# Generating PDF from multiple JPEGs in R

I have a folder with multiple JPEG files. How do I generate a PDF file from these JPEGs in R?

One JPEG = 1 PDF page. Images are of the same size.

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Why do you want to use R to do this? –  Ananda Mahto Jan 30 '13 at 10:06
I have an R script that downloads JPEGs automatically, want to put them into a PDF. Would like to do everything with one tool. –  dmitryungurean Jan 30 '13 at 10:13
Does using a system call to something like Ghostscript count as using "one tool"? ;) –  Ananda Mahto Jan 30 '13 at 10:15
Is there no native support of PDF generation in R? Why use Ghostscript? –  dmitryungurean Jan 30 '13 at 10:21
@dmitryungurean There is PDF generation in R, but it's simply an output mode for graphics, it doesn't - AFAIK - support any control over the structure of the produced document. I would have the R script call some kind of external tool to do this. –  Jack Aidley Jan 30 '13 at 10:32

You can do this easily using Latex. Which is nice, because then you can just use Sweave to do the whole thing.

You can do something along the lines of :

% This is some Sweave file
\documentclass{article}
\usepackage{graphicx}
\begin{document}

<<results=tex,echo=FALSE>>=
mypics <- dir('mypics')
for(i in mypics){
cat("\\includegraphics{", i, "}\n\n", sep = "")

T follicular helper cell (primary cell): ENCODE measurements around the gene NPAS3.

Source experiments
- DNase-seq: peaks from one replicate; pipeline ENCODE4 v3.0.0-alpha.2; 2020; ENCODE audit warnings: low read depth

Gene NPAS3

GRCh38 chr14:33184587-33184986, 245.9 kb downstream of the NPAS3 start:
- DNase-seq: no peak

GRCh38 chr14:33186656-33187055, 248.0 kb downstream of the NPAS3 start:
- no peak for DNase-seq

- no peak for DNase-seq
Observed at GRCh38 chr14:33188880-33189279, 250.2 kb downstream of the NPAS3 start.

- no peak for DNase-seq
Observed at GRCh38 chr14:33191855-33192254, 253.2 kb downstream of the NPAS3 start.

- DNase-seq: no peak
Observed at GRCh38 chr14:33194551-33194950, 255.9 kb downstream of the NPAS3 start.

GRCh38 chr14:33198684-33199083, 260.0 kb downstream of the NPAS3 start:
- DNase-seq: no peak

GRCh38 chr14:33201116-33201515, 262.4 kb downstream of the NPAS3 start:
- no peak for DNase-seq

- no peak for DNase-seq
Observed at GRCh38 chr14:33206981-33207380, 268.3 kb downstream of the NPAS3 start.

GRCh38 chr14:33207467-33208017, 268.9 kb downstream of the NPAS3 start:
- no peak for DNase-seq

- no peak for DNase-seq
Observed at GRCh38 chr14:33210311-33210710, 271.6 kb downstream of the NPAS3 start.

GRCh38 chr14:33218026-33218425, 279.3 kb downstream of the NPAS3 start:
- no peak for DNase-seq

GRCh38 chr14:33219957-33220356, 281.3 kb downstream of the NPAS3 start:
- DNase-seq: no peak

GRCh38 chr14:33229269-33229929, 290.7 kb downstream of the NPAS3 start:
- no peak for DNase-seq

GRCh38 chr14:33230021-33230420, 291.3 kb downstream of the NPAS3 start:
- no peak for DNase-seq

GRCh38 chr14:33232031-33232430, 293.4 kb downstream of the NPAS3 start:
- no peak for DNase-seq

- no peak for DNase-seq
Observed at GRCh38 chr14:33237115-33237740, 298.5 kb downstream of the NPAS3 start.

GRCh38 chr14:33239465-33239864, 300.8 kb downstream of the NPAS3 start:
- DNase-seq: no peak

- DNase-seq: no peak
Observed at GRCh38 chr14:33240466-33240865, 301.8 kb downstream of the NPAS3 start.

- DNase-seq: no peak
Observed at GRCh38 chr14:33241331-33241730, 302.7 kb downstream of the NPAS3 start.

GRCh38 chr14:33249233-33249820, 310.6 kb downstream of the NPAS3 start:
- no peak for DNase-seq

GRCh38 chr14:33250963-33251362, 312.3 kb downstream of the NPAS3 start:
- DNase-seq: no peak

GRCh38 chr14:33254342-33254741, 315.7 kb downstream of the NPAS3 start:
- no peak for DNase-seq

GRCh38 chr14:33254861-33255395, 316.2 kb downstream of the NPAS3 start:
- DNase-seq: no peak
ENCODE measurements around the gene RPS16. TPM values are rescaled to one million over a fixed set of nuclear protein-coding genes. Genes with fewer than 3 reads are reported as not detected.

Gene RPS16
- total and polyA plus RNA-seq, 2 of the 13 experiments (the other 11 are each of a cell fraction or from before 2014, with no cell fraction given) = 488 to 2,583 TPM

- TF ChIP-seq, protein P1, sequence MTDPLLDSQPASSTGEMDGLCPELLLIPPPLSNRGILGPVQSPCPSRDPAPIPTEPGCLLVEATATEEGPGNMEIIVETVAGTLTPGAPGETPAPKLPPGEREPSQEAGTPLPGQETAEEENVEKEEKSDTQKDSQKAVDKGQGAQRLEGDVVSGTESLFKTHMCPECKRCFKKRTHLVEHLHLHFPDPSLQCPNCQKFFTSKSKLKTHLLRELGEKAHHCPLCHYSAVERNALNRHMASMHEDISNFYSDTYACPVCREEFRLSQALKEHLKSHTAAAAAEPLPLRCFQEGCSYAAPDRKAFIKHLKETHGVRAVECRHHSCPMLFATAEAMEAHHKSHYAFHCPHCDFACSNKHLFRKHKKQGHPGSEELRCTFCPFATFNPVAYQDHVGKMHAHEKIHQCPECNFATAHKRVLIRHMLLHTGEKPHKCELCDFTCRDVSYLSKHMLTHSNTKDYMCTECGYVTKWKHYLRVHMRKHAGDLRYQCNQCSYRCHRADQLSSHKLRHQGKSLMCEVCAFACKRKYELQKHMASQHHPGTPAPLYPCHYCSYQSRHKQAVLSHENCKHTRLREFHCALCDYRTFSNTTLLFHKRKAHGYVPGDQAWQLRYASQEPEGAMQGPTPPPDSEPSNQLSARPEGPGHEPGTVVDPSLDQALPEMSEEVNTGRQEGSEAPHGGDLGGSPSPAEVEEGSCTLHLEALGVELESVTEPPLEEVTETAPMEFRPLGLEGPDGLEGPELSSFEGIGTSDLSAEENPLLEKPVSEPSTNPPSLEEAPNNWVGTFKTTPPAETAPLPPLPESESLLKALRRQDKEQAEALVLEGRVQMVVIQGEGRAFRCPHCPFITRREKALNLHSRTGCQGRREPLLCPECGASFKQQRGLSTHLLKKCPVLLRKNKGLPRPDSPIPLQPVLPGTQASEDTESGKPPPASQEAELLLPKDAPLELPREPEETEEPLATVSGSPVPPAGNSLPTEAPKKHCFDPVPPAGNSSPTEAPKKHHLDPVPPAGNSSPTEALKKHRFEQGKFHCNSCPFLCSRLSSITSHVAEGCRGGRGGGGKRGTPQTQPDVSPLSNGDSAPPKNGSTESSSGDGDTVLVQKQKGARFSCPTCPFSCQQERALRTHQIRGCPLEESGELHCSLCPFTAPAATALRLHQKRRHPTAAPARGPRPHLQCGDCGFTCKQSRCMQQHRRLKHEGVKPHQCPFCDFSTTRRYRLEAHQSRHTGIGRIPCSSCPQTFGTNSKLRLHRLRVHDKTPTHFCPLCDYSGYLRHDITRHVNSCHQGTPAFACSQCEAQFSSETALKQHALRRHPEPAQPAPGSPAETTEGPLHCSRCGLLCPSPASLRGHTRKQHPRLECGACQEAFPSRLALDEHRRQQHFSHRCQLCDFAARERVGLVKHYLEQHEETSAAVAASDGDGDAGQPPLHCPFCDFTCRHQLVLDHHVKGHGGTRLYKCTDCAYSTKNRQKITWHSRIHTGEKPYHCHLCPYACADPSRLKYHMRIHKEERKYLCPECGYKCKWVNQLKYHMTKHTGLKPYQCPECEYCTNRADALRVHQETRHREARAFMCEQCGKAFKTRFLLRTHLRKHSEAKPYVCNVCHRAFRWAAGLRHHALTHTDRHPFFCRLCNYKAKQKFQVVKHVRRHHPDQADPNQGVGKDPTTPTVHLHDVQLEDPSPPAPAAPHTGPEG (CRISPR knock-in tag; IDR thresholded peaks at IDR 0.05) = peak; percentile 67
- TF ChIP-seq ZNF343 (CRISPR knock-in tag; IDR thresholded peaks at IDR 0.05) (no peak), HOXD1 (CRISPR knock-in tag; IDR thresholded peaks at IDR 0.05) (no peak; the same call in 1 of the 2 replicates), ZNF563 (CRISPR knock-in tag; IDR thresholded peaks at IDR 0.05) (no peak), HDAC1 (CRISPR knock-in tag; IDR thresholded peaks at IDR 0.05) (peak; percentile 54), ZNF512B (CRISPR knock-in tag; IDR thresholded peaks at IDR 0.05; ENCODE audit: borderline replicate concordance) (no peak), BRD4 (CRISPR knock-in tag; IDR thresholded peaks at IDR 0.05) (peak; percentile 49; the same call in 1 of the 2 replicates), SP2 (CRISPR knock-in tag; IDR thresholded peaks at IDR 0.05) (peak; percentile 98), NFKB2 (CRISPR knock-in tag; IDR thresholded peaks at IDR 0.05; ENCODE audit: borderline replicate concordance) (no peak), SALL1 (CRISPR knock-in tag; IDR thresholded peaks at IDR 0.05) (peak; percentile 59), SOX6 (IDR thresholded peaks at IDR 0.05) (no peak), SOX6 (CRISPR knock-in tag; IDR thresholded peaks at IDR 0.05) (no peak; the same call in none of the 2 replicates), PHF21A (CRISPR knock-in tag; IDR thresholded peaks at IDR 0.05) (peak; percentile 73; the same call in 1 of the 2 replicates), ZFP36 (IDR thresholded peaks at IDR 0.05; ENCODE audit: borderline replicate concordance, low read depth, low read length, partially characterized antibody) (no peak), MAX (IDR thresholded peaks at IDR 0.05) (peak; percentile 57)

}
@
\end{document}


OK, you'll have to set up your Sweave pipeline, but with a bit of tweaking you can automate the whole process easily.

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Thanks Joris I'll try Latex + Sweave. Completely new to it:) –  dmitryungurean Jan 30 '13 at 13:33

If you insist on using R to do this then you can open a pdf plotting device, par to set the margins (default will probably be to big and not centering), then in a loop use plot.new to start a new page and plot.window to set up the coordinates, etc. without plotting axes etc., use the read.jpeg function from the ReadImages package (or other tool/package to read, EBImage is another possibility) then rasterImage to plot the jpeg to the pdf device (or replace some of those steps with other image plotting functions, such as the plot method in ReadImages).

But overall it is probably easier/quicker/better/... to use a tool better designed for this type of thing. The ImageMagick suite of programs comes to mind, LaTeX has also been mentioned, and there are probably other tools as well.

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if you insist on using R (other tools are more suitable), try something like this (slow, untested):

   lf = list.files(pattern = "jpeg") # image filenames

library(jpeg)